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The need for empathy and compassion has been highlighted during the course of the COVID-19 pandemic, as many patients have been treated in isolation, cut off from family and loved ones.
Empathy is well and good in theory, but what does it look like in practice? How can healthcare organizations know they’re doing the right things for patients?
Those are the questions that will be addressed in the HIMSS21 digital session, “Embedding a Culture of Empathy and Compassion,” moderated by Cleveland Clinic Chief Experience Officer Adrienne Boissy. Speaking on the topic will be Ben Moor, anesthesiologist formerly of Beth Israel Deaconess Hospital in Plymouth, and Helen Riess, co-founder and chief scientific officer of Empathetics.
Even before the pandemic, there were standard ways of measuring the patient experience, mostly through surveys and patient ratings. But the ongoing public health emergency saw pervasive isolation and loneliness among hospital patients, and these factors aren’t always taken into account in the typical survey process.
According to Moor, there’s often a disconnect between what providers feel they should be doing for their patients and what they are allowed to do. That’s something that needs to be taken into account, he said.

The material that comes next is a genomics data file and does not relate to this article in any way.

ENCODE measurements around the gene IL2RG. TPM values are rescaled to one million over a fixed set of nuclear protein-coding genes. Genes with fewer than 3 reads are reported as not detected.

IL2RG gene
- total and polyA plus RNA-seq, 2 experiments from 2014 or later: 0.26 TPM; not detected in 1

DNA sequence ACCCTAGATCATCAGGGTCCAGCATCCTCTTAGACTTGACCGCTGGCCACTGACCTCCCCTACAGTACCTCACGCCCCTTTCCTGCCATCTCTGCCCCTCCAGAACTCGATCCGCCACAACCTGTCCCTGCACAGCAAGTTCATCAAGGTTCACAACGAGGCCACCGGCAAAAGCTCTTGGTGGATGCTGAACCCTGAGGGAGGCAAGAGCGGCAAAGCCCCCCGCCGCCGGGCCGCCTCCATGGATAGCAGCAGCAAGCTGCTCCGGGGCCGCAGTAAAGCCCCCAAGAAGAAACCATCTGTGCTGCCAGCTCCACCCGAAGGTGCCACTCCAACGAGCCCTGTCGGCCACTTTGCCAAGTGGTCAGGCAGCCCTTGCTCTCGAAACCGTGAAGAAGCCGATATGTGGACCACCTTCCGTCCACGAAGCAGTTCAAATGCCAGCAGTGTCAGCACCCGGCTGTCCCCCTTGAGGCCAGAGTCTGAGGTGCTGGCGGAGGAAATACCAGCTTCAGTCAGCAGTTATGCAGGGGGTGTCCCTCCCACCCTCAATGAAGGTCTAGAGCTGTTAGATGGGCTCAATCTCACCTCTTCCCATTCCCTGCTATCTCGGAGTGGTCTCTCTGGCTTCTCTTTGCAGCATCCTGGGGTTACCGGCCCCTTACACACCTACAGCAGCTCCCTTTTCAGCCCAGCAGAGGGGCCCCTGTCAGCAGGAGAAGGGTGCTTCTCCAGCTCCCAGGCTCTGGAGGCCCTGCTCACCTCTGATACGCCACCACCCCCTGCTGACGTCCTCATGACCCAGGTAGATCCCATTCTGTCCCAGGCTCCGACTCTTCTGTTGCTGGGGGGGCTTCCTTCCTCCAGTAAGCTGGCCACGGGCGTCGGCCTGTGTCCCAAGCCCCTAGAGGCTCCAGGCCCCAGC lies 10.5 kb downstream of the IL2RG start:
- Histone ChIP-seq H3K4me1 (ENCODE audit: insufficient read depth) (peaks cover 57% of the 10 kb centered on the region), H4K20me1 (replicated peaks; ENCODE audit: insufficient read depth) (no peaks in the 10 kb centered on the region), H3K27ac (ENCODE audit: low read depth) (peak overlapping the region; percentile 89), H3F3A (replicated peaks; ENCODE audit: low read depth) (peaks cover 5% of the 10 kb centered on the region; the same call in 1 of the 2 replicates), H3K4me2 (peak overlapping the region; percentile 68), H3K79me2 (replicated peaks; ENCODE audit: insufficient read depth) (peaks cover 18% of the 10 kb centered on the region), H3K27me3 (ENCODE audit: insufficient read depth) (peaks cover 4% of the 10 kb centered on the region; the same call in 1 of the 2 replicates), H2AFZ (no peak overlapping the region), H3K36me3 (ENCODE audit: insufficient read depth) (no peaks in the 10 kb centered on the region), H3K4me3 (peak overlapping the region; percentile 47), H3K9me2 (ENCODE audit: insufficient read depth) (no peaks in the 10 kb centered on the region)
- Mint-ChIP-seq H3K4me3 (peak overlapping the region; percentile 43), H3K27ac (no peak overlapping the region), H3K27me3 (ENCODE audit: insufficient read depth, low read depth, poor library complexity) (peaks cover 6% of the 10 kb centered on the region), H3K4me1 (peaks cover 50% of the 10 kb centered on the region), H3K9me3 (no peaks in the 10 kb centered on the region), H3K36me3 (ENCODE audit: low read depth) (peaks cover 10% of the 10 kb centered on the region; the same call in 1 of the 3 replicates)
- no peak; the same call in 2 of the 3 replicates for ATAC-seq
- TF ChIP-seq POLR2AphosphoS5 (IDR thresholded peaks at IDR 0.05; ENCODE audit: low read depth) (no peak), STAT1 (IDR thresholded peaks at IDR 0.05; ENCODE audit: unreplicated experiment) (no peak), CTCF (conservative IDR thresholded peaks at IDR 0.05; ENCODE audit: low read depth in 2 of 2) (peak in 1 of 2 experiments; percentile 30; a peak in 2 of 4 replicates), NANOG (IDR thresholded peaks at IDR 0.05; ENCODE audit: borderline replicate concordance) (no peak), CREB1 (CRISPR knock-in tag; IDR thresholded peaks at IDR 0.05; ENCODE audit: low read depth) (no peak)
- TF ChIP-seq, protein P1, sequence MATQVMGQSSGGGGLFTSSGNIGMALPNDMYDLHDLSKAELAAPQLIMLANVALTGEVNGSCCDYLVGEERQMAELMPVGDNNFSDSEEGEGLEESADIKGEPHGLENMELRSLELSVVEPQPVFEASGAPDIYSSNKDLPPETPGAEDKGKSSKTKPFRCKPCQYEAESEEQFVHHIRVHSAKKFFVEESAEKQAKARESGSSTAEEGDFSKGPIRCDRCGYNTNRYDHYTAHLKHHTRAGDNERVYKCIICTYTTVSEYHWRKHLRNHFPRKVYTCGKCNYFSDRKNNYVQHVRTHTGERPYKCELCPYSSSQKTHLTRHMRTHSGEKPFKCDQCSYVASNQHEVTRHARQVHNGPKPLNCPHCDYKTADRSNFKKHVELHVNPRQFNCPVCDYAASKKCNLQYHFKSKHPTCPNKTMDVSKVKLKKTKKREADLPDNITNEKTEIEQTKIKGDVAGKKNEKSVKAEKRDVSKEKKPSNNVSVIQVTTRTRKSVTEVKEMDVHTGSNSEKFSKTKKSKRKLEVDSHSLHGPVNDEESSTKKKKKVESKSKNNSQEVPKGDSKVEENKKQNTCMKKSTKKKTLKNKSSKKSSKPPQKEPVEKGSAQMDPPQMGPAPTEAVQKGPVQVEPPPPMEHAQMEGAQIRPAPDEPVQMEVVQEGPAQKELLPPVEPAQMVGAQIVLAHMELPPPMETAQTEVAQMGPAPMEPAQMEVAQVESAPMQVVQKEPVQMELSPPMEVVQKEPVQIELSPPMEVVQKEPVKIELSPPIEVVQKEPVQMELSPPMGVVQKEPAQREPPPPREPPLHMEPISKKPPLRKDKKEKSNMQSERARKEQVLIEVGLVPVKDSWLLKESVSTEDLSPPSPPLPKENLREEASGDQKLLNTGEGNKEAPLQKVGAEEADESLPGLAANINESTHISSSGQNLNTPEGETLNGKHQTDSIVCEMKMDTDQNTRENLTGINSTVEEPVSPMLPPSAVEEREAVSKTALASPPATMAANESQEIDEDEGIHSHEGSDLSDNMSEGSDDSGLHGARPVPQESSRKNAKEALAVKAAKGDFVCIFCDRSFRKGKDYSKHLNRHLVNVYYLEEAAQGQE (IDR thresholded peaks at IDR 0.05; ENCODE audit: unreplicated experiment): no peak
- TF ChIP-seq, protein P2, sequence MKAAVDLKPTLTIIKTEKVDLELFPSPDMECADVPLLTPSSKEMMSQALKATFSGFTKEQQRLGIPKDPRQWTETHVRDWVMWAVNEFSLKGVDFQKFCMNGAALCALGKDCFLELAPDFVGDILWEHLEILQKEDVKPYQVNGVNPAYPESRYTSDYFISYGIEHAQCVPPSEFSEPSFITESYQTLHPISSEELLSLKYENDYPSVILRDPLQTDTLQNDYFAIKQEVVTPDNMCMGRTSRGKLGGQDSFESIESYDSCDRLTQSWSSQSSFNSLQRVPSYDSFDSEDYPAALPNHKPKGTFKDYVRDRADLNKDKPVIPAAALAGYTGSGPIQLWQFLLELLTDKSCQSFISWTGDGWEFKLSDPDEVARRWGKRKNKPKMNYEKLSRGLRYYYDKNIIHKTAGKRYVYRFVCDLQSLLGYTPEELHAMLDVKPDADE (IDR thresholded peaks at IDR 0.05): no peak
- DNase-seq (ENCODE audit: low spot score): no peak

Electronic health records can actually bolster a hospital or health system’s empathic capabilities. Since facing a computer screen and not making eye contact with a patient is a non-starter, the EHR can actually provide prompts for empathy skills, for instance by reminding nurses and physicians about personal details from the patient’s past.
While still at Beth Israel Deaconess, Moor decided once he was vaccinated and wearing personal protective equipment that he would start popping into patients’ rooms to see how they were faring and to provide them with a human connection. After doing that on the side for a while, he started encouraging other staff to do it as well on an informal basis.
That, to his surprise, led to some discussions with lawyers in which they cautioned that this may be a rule violation. But Moor pressed forward, deciding that sometimes there’s a difference between a strictly compliant thing and the right thing.
Riess and More will speak more in this issue when their session debuts on Tuesday from 1:30 to 2:05 p.m. PT.
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